As shown in FIG. 23, the case will be described where clock signal ECLK first rises, and then clock signal RCLK rises with a delay of just the phase of T1. In response to a rise of clock signal ECLK, output φ105 of gate 105 is pulled up to an H level. However, since clock signal RCLK still remains at the L level, output φ110 of gate 110 is maintained at the L level, and output RES of gate 113 does not change its level of H. As a result, the output of gate 111 is pulled down to an L level. The output of gate 112 remains at the H level.

Then, when clock signal RCLK rises, output φ110 of gate 110 is pulled up to an H level, whereby all the 4 inputs of gate 113 attain an H level and output RES of gate 113 is pulled down to an L level. In response, the output of gate 111 is pulled up again to an H level from the L level, and gate 111 provides a pulse signal reflecting the phase difference of clock signal ECLK and clock signal RCLK. In contrast, the output of gate 112 is pulled down to an L level in response to the output of gate 110 attaining an H level, and then immediately returns to an H level in response to the output of gate 113 attaining an L level. Therefore, gate 112 provides a pulse signal of a constant width irrespective of the phase difference between clock signal ECLK and clock signal RCLK.

When clock signal RCLK falls and then clock signal ECLK rises, a similar operation is carried out provided that the relationship between up signal /UP and down signal DOWN is reversed.

More specifically, as shown in FIG. 24, phase comparator 92 provides an up signal /UP of a constant pulse width and a down signal DOWN of a pulse width according to the phase difference when the phase of clock signal ECLK is behind that of clock signal RCLK, provides an up signal /UP and a down signal DOWN of the same pulse width when the phase of clock signal ECLK matches that of RCLK, and provides a down signal DOWN of a constant pulse width and an up signal /UP of a pulse width according to the phase difference when the phase of clock signal ECLK is ahead of that of clock signal RCLK.

FIG. 25 is a circuit diagram showing structures of charge pump 93 and loop filter 94 of FIG. 19. Referring to FIG. 25, charge pump 93 includes a constant current source 123 connected in series between a power supply potential line 121 and the ground potential line 122, a P channel MOS transistor 124, an N channel MOS transistor 125, and a constant current source 126. The gate of P channel MOS transistor 124 receives up signal /UP, and the gate of N channel MOS transistor 125 receives a down signal DOWN. A node N124 of P and N channel MOS transistors 124 and 125 serves as the output node of charge pump 93. Loop filter 94 includes a resister 127 and a capacitor 128 connected in series between output node N124 of charge pump 93 and a ground potential line 122.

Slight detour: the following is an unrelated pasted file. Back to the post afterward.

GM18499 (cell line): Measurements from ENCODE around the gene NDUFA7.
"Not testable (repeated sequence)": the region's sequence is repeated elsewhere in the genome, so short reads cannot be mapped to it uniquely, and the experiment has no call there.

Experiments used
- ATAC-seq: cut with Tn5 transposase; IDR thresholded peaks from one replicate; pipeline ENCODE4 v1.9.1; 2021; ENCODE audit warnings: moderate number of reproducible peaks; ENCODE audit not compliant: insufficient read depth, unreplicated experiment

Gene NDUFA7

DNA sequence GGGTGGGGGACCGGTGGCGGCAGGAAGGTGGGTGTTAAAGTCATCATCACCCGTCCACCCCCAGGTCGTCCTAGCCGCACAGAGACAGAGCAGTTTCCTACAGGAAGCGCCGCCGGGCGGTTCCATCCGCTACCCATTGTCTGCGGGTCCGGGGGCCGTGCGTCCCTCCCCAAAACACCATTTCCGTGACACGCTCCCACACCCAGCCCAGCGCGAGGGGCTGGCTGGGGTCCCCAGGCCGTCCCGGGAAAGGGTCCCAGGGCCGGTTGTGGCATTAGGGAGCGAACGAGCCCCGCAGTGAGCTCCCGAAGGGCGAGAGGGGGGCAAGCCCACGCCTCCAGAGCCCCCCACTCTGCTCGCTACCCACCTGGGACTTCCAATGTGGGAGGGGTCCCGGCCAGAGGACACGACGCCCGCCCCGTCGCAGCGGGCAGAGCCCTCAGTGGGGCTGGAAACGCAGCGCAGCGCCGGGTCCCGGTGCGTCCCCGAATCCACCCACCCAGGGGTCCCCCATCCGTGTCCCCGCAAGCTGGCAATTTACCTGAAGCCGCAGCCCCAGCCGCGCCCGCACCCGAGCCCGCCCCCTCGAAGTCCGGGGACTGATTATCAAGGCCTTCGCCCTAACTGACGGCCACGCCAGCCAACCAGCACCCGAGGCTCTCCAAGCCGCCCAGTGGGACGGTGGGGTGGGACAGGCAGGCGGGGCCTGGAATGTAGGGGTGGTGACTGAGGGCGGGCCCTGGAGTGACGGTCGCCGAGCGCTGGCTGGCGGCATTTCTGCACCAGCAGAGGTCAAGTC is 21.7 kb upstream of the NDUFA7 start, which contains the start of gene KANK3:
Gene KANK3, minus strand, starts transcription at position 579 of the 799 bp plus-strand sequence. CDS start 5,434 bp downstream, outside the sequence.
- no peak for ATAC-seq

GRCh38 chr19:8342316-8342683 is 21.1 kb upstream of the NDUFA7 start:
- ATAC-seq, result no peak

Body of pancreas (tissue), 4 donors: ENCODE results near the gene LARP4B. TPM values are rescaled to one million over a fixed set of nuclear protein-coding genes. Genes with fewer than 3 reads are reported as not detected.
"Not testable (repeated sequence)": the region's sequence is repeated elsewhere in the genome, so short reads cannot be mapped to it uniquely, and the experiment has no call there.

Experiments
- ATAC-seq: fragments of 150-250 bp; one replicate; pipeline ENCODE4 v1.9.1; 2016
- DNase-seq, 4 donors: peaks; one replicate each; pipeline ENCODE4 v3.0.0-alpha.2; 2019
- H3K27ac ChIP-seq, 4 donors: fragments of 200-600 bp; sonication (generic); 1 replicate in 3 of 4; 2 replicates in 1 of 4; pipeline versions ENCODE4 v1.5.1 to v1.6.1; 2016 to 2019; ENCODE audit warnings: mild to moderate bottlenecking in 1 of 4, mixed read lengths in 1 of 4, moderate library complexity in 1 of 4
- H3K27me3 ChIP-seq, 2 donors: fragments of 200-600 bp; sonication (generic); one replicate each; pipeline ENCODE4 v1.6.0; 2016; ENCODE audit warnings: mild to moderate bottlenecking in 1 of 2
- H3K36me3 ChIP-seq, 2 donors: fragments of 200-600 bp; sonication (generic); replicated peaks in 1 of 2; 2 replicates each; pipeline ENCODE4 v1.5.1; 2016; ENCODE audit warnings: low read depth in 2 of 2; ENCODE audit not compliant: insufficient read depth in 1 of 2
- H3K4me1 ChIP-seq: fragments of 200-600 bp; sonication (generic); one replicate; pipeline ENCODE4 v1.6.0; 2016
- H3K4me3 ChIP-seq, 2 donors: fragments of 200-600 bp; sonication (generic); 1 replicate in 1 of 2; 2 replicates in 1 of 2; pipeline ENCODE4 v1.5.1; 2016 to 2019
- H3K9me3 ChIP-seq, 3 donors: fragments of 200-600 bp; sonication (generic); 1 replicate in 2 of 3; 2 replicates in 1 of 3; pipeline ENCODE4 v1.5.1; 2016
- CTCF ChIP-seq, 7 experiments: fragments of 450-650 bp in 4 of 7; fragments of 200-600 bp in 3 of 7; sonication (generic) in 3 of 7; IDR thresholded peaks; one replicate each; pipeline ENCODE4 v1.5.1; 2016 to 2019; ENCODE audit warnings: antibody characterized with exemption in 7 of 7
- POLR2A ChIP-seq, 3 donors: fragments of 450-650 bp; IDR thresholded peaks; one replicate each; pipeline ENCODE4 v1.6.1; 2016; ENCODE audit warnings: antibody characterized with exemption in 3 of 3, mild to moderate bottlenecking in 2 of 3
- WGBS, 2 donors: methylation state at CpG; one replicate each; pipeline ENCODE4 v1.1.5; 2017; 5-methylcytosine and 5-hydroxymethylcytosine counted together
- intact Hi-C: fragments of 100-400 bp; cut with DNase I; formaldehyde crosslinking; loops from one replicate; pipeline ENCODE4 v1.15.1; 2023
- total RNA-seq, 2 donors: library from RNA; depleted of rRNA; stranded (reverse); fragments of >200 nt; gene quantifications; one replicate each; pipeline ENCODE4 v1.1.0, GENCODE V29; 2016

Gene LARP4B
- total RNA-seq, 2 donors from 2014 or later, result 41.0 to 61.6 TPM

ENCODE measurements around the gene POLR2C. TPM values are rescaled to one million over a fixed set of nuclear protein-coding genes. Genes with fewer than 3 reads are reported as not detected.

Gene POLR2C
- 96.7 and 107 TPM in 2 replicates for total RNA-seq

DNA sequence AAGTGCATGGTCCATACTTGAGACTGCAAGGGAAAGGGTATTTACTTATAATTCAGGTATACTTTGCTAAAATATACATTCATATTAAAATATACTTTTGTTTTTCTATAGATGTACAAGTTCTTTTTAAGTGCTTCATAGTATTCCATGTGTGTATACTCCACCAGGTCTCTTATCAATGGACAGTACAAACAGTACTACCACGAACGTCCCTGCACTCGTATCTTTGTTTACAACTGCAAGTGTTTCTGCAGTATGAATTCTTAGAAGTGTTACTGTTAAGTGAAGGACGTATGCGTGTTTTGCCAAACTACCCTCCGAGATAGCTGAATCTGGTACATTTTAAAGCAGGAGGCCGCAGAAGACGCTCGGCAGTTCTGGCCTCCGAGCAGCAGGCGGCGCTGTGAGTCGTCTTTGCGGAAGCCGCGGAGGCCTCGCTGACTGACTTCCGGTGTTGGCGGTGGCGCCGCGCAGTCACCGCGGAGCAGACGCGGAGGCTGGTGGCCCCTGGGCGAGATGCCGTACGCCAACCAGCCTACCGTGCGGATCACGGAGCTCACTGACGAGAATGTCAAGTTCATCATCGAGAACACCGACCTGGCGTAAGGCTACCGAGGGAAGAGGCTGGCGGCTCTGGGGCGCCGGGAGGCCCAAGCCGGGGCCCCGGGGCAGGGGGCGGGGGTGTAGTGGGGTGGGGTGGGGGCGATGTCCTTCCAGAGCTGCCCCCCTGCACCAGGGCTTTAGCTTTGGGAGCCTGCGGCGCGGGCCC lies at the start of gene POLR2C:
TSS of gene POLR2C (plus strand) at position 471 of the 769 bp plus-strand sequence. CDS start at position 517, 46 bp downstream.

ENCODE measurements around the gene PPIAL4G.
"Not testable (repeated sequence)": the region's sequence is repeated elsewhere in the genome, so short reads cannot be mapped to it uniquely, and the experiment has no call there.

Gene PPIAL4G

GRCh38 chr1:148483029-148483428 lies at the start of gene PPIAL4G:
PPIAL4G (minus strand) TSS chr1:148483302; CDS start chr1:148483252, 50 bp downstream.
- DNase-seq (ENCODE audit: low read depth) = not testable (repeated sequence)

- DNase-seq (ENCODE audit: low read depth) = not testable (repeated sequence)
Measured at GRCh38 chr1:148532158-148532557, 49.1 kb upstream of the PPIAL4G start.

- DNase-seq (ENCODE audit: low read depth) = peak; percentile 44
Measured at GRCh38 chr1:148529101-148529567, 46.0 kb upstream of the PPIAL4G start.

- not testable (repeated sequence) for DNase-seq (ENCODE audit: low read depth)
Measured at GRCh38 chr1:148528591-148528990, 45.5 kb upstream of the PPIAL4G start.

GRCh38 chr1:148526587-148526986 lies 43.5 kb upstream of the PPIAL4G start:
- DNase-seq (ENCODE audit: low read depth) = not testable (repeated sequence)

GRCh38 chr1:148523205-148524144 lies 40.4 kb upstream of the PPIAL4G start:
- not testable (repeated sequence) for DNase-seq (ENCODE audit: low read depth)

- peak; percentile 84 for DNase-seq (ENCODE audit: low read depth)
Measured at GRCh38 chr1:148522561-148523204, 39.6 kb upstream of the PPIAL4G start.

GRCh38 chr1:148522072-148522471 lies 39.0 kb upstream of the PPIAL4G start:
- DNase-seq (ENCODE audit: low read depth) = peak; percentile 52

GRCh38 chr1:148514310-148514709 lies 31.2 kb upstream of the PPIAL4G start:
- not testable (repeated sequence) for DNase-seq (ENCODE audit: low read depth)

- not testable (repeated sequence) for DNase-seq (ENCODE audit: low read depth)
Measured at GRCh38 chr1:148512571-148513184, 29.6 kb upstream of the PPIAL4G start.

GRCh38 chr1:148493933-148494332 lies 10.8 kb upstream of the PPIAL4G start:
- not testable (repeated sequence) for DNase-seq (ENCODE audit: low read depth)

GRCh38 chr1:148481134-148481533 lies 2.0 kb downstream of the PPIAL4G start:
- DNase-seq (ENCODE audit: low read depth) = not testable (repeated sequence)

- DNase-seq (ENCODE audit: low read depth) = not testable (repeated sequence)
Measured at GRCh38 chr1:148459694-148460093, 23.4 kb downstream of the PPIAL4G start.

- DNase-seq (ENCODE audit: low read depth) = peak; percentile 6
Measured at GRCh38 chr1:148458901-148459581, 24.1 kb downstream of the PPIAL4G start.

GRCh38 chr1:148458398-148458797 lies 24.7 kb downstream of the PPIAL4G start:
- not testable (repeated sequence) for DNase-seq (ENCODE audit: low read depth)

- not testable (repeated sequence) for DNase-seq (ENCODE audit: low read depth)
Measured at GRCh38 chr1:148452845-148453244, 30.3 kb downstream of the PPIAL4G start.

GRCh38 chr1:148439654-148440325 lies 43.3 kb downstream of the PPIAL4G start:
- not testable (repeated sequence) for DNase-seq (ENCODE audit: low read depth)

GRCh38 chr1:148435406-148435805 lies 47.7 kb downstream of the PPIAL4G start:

The operation of charge pump 93 and loop filter 94 of FIG. 25 will be described hereinafter. When up signal /UP and down signal DOWN both attain an L level, P channel MOS transistor 124 is rendered conductive, and N channel MOS transistor 125 is rendered non-conductive, whereby charge is supplied to capacitor 128 via power supply potential line 121 → constant current source 123 → P channel MOS transistor 124 → node N124 → resistor 127. As a result, the voltage of node N124, i.e., control voltage VCOin gradually increases.

Conversely, when up signal /UP and down signal DOWN both attain an H level, P channel MOS transistor 124 is rendered non-conductive, and N channel MOS transistor 125 is rendered conductive, whereby the charge of capacitor 128 flows out via a path of capacitor 128 → resistor 127 → node N124 → N channel MOS transistor 125 → constant current source 126 → ground potential line 122. As a result, control voltage VCOin gradually drops.

When up signal /UP attains an L level and down signal DOWN attains an H level, MOS transistors 124 and 125 are both rendered conductive, whereby the amount of charge flowing into node N124 and the amount of charge flowing out from node N124 become equal. Therefore, there is no change in control voltage VCOin.

When up signal /UP attains an H level and down signal DOWN attains an L level, MOS transistors 124 and 125 are both rendered non-conductive, whereby node N124 attains a floating state. Therefore, there is no change in control voltage VCOin.

Thus, control voltage VCOin which is the output of charge pump 93 and loop filter 94 gradually drops when the phase of clock signal ECLK is behind that of clock signal RCLK, shows no change when the phase of clock signal ECLK matches that of RCLK, and gradually increases when the phase of clock signal ECLK is ahead than that of clock signal RCLK.